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Python implementations of the k-modes and k-prototypes clustering algorithms for clustering categorical data.

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Python implementations of the k-modes and k-prototypes clustering algorithms. Relies on numpy for a lot of the heavy lifting.

k-modes is used for clustering categorical variables. It defines clusters based on the number of matching categories between data points. (This is in contrast to the more well-known k-means algorithm, which clusters numerical data based on Euclidean distance.) The k-prototypes algorithm combines k-modes and k-means and is able to cluster mixed numerical / categorical data.

Implemented are:

The code is modeled after the clustering algorithms in scikit-learn and has the same familiar interface.

I would love to have more people play around with this and give me feedback on my implementation. If you come across any issues in running or installing kmodes, please submit a bug report.



kmodes can be installed using pip:

pip install kmodes

To upgrade to the latest version (recommended), run it like this:

pip install --upgrade kmodes

kmodes can also conveniently be installed with conda from the conda-forge channel:

conda install -c conda-forge kmodes

Alternatively, you can build the latest development version from source:

git clone
cd kmodes
python install


import numpy as np
from kmodes.kmodes import KModes

# random categorical data
data = np.random.choice(20, (100, 10))

km = KModes(n_clusters=4, init='Huang', n_init=5, verbose=1)

clusters = km.fit_predict(data)

# Print the cluster centroids

The examples directory showcases simple use cases of both k-modes (‘’) and k-prototypes (‘’).

Parallel execution

The k-modes and k-prototypes implementations both offer support for multiprocessing via the joblib library, similar to e.g. scikit-learn’s implementation of k-means, using the n_jobs parameter. It generally does not make sense to set more jobs than there are processor cores available on your system.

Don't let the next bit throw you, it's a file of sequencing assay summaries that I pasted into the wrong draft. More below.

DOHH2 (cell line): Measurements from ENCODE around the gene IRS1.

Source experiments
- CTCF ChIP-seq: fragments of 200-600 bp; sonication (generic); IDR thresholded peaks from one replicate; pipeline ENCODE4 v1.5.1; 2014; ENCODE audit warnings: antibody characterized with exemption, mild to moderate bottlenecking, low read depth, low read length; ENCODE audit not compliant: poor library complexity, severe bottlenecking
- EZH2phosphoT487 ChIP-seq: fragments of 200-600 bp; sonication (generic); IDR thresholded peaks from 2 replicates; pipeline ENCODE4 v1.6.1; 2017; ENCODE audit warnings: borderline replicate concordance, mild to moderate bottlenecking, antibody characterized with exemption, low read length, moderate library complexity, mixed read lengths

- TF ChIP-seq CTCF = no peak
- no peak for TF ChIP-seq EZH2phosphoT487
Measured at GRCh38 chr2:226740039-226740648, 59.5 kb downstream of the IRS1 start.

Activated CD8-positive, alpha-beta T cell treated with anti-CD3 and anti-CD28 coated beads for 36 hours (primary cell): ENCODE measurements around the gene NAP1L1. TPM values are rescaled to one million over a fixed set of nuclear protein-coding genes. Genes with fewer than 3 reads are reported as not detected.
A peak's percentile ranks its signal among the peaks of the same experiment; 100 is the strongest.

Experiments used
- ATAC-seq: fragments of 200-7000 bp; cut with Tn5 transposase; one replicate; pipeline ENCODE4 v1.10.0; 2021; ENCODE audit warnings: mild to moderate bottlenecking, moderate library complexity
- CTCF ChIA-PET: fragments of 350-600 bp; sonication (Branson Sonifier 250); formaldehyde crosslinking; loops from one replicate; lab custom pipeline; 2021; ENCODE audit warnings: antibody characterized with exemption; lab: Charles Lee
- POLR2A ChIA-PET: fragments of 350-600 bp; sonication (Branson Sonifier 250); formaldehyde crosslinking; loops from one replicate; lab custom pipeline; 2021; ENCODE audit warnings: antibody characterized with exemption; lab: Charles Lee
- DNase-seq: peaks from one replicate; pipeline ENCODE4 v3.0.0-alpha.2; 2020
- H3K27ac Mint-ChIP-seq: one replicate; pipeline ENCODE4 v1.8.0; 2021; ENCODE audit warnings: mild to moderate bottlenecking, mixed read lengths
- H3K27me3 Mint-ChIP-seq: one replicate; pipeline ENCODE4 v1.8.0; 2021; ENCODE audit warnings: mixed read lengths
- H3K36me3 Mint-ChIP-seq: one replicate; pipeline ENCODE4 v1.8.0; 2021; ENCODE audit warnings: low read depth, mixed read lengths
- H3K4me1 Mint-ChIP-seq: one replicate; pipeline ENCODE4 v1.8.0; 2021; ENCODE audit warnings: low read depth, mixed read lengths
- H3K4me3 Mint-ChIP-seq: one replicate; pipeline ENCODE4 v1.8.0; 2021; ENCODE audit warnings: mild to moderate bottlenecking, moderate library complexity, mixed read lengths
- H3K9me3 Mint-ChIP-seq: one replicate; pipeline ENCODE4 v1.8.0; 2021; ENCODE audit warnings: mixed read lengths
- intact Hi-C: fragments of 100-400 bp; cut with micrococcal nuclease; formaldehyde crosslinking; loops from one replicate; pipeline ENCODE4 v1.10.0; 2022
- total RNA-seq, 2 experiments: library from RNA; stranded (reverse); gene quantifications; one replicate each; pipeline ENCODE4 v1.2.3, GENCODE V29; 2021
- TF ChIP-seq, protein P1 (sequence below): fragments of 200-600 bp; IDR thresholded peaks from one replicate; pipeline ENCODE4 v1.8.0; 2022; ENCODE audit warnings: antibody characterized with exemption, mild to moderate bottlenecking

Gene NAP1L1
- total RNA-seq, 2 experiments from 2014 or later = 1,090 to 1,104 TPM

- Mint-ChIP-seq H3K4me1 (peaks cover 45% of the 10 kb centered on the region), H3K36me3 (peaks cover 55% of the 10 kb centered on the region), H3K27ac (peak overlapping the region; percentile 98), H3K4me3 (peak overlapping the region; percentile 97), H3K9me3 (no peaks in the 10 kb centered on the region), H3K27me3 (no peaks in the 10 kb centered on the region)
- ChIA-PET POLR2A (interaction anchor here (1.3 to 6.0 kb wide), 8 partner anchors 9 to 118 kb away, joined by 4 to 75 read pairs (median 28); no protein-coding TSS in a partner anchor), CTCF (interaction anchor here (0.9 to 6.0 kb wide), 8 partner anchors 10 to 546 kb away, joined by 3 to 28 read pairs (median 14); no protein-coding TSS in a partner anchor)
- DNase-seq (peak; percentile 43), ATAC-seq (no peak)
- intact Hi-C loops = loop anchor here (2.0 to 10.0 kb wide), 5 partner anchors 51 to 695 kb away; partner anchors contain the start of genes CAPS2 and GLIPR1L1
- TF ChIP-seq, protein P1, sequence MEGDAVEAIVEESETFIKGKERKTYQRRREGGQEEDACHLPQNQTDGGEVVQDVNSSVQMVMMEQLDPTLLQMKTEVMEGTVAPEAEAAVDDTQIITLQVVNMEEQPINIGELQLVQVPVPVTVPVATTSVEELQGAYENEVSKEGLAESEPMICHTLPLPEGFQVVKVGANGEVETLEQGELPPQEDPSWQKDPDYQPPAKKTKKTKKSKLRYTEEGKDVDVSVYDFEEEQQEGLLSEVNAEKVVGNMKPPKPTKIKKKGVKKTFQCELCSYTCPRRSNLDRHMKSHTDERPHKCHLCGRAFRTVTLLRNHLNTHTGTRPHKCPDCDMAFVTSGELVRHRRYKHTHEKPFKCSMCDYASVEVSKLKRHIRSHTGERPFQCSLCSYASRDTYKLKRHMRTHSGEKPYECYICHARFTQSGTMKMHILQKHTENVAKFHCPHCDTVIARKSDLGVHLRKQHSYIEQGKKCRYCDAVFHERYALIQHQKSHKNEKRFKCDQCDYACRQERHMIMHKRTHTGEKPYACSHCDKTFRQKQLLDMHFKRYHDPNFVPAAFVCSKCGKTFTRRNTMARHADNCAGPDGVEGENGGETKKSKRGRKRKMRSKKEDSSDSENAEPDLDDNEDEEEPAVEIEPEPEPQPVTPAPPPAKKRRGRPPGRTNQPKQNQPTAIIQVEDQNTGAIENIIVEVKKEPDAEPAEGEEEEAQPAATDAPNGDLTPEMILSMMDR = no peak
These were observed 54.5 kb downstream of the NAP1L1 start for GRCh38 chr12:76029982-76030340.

This potentially speeds up any execution with more than one initialization try, n_init > 1, which may be helpful to reduce the execution time for larger problems. Note that it depends on your problem whether multiprocessing actually helps, so be sure to try that out first. You can check out the examples for some benchmarks.


Q: I’m seeing errors such as “TypeError: ‘<’ not supported between instances of ‘str’ and ‘float’” when using the kprototypes algorithm.

A: One or more of your numerical feature columns have string values in them. Make sure that all columns have consistent data types.

Q: How does k-protypes know which of my features are numerical and which are categorical?

A: You tell it which column indices are categorical using the categorical argument. All others are assumed numerical. E.g., clusters = KPrototypes().fit_predict(X, categorical=[1, 2])

Q: I’m getting the following error, what gives? “ModuleNotFoundError: No module named ‘kmodes.kmodes’; ‘kmodes’ is not a package”.

A: Make sure your working file is not called ‘’, because it might overrule the kmodes package.

Q: I’m getting the following error: “ValueError: Clustering algorithm could not initialize. Consider assigning the initial clusters manually.”

A: This is a feature, not a bug. kmodes is telling you that it can’t make sense of the data you are presenting it. At least, not with the parameters you are setting the algorithm with. It is up to you, the data scientist, to figure out why. Some hints to possible solutions:

  • Run with fewer clusters as the data might not support a large number of clusters

  • Explore and visualize your data, checking for weird distributions, outliers, etc.

  • Clean and normalize the data

  • Increase the ratio of rows to columns

Q: I’m getting the following error: “ValueError: Input contains NaN, infinity, or a value too large for dtype(‘float64’).”

A: Following scikit-learn, the k-modes algorithm does not accept np.NaN values in the X matrix. Users are suggested to fill in the missing data in a way that makes sense for the problem at hand.

Q: How would like your library to be cited?

A: Something along these lines would do nicely:

  author = {Nelis J. de Vos},
  title = {kmodes categorical clustering library},
  howpublished = {\url{}},
  year = {2015--2021}


[HUANG97] (1,2)

Huang, Z.: Clustering large data sets with mixed numeric and categorical values, Proceedings of the First Pacific Asia Knowledge Discovery and Data Mining Conference, Singapore, pp. 21-34, 1997.


Huang, Z.: Extensions to the k-modes algorithm for clustering large data sets with categorical values, Data Mining and Knowledge Discovery 2(3), pp. 283-304, 1998.


Cao, F., Liang, J, Bai, L.: A new initialization method for categorical data clustering, Expert Systems with Applications 36(7), pp. 10223-10228., 2009.

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